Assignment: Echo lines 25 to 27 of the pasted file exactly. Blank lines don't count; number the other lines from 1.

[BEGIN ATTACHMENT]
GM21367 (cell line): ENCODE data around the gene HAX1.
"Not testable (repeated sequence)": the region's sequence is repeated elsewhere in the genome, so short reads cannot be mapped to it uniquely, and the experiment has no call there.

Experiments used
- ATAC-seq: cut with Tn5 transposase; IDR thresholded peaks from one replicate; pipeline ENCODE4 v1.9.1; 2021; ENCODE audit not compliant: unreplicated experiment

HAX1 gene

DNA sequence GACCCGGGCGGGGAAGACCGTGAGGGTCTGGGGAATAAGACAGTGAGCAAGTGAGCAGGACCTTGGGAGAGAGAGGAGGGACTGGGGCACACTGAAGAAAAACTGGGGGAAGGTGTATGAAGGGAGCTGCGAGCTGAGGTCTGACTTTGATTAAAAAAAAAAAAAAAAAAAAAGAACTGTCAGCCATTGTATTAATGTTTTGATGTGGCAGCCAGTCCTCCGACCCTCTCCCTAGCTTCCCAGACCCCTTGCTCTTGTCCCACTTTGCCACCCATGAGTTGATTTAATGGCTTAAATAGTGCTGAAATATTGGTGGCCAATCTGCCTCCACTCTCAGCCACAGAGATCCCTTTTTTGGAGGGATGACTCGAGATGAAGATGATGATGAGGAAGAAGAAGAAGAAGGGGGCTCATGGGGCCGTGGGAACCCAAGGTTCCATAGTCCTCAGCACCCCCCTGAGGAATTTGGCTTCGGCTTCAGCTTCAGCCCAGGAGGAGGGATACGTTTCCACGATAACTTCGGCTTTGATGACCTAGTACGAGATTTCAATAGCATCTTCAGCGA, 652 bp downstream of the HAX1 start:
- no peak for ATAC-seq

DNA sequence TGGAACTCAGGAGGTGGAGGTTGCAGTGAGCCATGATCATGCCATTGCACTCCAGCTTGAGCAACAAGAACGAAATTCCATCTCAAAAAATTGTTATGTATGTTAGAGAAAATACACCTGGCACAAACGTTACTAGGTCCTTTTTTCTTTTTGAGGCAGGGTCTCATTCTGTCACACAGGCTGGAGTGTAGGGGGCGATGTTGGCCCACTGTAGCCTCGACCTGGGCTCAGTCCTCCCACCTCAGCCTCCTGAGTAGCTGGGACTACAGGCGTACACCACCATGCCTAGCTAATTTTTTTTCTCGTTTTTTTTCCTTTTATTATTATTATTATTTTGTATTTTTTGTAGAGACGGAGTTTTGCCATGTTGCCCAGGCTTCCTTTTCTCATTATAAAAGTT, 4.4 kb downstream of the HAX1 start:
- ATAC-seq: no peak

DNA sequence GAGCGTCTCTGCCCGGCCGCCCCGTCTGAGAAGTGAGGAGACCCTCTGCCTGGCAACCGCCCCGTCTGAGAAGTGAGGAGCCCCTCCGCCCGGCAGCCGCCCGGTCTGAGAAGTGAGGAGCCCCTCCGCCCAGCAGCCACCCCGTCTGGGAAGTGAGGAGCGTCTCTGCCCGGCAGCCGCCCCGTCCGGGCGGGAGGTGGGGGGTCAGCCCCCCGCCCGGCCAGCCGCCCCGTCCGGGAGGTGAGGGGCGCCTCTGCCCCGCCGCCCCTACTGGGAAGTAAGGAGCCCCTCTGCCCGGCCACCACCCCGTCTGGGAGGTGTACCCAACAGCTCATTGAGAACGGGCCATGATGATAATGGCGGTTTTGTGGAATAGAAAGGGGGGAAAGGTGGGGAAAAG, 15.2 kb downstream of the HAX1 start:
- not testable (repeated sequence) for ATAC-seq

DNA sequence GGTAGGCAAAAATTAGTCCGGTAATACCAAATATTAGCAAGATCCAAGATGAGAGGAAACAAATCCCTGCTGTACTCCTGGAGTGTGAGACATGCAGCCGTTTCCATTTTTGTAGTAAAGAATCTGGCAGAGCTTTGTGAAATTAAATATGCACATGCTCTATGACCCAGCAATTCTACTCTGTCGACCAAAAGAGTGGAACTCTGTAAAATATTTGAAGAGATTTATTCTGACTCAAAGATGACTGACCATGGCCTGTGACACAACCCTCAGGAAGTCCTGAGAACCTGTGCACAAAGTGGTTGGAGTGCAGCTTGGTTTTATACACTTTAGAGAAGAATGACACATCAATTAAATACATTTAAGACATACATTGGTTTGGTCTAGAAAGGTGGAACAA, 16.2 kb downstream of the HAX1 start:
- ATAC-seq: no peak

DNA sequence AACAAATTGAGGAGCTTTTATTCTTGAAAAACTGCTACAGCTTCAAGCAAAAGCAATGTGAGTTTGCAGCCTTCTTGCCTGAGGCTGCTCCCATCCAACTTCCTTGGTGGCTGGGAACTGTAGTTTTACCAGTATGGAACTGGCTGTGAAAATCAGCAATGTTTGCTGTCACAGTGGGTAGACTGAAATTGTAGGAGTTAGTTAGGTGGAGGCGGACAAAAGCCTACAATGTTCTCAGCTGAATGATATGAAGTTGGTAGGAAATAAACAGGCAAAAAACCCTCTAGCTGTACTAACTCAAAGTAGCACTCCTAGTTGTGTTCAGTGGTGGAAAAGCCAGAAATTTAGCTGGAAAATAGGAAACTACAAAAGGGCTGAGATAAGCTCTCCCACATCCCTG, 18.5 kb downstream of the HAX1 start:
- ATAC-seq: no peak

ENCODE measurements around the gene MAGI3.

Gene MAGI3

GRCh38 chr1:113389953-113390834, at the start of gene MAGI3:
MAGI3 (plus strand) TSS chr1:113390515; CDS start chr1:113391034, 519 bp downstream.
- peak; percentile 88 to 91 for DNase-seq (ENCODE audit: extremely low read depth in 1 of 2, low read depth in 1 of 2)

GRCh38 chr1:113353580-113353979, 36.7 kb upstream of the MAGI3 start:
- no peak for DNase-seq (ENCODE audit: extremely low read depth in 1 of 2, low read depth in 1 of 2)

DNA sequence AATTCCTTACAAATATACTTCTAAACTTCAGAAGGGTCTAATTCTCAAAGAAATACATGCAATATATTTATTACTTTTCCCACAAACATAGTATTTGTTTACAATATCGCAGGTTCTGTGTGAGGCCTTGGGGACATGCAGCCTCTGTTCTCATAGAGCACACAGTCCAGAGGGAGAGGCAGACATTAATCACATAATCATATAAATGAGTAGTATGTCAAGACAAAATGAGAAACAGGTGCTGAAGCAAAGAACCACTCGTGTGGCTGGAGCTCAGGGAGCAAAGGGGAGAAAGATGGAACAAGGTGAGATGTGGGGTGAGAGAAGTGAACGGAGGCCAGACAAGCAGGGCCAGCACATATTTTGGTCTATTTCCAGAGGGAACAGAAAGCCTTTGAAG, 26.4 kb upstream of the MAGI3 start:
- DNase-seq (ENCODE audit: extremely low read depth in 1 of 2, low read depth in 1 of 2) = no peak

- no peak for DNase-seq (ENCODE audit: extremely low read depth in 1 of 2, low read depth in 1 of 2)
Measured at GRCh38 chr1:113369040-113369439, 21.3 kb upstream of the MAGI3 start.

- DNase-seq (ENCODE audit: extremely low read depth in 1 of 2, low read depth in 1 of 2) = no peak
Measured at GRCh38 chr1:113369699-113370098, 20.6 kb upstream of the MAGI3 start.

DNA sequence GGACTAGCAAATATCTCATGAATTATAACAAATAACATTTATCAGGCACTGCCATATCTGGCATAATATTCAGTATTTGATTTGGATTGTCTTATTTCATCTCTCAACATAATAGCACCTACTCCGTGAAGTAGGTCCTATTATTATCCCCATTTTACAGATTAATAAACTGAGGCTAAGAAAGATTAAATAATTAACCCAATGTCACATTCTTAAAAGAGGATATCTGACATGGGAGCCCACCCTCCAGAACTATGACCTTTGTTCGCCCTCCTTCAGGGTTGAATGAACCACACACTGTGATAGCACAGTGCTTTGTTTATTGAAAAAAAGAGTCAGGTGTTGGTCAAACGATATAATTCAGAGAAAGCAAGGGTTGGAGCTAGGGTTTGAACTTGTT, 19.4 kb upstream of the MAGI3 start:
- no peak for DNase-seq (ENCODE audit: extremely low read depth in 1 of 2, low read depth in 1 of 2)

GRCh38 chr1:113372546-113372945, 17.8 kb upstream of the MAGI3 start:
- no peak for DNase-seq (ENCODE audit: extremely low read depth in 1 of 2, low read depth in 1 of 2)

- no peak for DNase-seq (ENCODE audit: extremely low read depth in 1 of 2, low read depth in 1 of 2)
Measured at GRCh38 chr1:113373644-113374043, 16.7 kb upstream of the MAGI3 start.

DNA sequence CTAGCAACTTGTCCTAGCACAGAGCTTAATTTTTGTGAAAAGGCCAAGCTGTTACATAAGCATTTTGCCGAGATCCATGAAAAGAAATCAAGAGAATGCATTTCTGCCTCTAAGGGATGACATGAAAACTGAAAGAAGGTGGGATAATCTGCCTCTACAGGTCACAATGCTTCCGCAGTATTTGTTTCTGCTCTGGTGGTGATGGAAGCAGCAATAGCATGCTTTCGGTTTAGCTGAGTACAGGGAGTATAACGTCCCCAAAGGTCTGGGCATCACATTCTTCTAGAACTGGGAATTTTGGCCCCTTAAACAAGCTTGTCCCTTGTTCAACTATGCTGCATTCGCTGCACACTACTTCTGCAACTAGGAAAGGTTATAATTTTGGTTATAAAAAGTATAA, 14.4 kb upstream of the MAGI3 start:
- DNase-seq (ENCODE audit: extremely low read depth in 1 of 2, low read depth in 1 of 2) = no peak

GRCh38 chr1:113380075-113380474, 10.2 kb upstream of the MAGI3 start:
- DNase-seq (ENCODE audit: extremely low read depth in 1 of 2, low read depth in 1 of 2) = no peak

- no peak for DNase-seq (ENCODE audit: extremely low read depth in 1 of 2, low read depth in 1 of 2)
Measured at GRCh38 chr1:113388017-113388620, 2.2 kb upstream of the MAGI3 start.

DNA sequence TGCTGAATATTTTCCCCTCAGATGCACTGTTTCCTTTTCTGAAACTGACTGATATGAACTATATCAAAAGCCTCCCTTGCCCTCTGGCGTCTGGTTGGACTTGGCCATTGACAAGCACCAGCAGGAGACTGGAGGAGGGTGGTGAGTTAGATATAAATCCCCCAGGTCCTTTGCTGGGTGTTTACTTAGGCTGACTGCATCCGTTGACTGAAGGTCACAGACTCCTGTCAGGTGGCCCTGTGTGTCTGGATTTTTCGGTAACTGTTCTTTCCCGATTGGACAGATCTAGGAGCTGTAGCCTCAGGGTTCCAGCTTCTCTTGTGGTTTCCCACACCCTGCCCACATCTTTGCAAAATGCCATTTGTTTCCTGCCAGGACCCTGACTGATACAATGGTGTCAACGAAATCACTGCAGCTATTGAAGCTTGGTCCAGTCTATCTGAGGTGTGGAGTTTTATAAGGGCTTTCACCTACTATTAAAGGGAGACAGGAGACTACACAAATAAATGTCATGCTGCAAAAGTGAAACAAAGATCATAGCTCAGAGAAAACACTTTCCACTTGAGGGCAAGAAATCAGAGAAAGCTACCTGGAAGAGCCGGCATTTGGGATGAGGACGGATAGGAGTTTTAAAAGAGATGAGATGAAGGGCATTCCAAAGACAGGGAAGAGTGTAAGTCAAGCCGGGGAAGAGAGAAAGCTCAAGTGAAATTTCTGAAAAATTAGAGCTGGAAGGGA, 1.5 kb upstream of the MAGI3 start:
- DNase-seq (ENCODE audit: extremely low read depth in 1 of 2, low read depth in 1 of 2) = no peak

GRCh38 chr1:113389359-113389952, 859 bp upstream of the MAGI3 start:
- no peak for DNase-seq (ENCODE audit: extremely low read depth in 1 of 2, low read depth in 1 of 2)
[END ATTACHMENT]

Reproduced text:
- no peak for DNase-seq (ENCODE audit: extremely low read depth in 1 of 2, low read depth in 1 of 2)
Measured at GRCh38 chr1:113369040-113369439, 21.3 kb upstream of the MAGI3 start.

- DNase-seq (ENCODE audit: extremely low read depth in 1 of 2, low read depth in 1 of 2) = no peak